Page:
-  Barbara Dixon, Seven Principles for Purposeful Living 




    Seven Pleasures


    -  Willard Spiegelman, Seven Pleasures: Essays on Ordinary Happiness 




    Advice for Young People

    "Young people need compassion and guidance, not obscure mysticism.
    Here are some guidelines for young people:

    Remember that you are always your own person. Do not surrender your
    mind, heart, or body to any person. Never compromise your dignity for
    any reason.

    Maintain your health with sound diet, hygiene, exercise, and clean
    living. Don't engage in drugs or drinking.

    Money is never more important that your body and mind, but you must
    work and support yourself. Never depend on others for your livelihood.

    Choose your friends and living situation carefully, for they will
    influence you. Find a mentor you can trust, one who can answer your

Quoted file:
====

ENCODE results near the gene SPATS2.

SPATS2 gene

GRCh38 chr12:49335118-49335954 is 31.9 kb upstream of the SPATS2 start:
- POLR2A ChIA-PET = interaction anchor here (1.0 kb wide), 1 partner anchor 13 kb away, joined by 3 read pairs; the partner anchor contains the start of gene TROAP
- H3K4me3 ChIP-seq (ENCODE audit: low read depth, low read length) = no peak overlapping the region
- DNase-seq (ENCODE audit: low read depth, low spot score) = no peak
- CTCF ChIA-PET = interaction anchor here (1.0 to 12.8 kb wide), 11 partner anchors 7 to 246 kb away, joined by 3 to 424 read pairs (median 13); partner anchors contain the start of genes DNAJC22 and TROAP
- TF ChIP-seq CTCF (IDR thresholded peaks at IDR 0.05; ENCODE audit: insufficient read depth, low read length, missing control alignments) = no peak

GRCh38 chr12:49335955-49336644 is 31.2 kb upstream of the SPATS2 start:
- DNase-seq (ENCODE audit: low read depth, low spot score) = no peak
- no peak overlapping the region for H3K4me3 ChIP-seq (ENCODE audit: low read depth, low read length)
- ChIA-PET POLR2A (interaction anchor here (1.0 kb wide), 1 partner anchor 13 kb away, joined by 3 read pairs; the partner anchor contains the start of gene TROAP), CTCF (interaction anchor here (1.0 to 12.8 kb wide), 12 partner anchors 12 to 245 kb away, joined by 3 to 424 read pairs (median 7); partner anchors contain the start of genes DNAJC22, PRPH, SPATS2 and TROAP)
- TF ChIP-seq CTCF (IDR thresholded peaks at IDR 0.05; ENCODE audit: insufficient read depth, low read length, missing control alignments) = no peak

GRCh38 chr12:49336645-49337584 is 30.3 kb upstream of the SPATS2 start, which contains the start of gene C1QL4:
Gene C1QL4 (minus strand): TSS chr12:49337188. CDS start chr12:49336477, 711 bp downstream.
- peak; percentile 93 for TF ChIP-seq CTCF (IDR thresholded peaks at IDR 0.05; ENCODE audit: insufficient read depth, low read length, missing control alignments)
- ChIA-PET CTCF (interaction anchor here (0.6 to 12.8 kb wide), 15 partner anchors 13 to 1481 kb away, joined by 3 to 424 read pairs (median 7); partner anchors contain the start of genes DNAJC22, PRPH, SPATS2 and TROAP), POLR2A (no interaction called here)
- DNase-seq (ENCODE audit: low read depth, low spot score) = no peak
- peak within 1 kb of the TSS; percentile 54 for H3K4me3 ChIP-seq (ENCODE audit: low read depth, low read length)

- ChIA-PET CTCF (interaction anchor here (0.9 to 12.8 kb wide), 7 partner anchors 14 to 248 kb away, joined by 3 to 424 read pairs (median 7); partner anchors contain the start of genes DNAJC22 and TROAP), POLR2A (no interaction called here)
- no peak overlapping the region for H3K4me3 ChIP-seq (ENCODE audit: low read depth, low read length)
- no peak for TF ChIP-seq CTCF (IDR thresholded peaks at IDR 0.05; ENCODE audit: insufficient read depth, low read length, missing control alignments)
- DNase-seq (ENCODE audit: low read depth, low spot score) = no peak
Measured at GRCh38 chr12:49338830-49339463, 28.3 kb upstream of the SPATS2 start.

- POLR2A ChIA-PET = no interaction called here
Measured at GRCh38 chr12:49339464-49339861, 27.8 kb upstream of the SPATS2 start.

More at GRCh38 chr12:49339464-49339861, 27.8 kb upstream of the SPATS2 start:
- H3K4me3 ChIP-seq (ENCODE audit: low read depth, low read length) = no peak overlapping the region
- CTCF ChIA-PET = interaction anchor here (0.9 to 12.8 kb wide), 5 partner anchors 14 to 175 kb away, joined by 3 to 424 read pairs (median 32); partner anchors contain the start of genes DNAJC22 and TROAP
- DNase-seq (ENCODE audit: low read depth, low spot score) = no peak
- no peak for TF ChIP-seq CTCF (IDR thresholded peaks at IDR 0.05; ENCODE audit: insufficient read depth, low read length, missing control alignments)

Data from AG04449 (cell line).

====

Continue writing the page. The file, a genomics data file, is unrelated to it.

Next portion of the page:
every question, but never give up responsibility for your own life. No
    one lives your life for you.

    A good education is always an asset.

    Emotions are transitory and are not a good way to make decisions.

    Every day, you must make decisions. Everything you do will have
    irrevocable effects upon your life. Before you go down any path,
    consider carefully. Rivers very rarely reverse course.

    Know evil, but do not do evil yourself. Remember, there is a way
    out of the delusions of life. When you weary of the world, find someone
    who will show you Tao."

    -  Deng Ming-Dao, 365 Tao: Daily Meditations, 1992    





    Five Keys to Mindful Loving

    "Fear can be a warning to be more cautious.
    Desire allows you to open and reach out to others.
    Judgment fosters viewing a situation with intelligence.
    is needed to maintain some stability in your everyday life.
    Fantasy stimulates the imagination and fosters creativity."  

    -   David Richo, How to Be an Adult in Relationships: The Five Keys to Mindful Loving




    The Calculus of Felicity

    Intensity:  How powerful is the pleasure?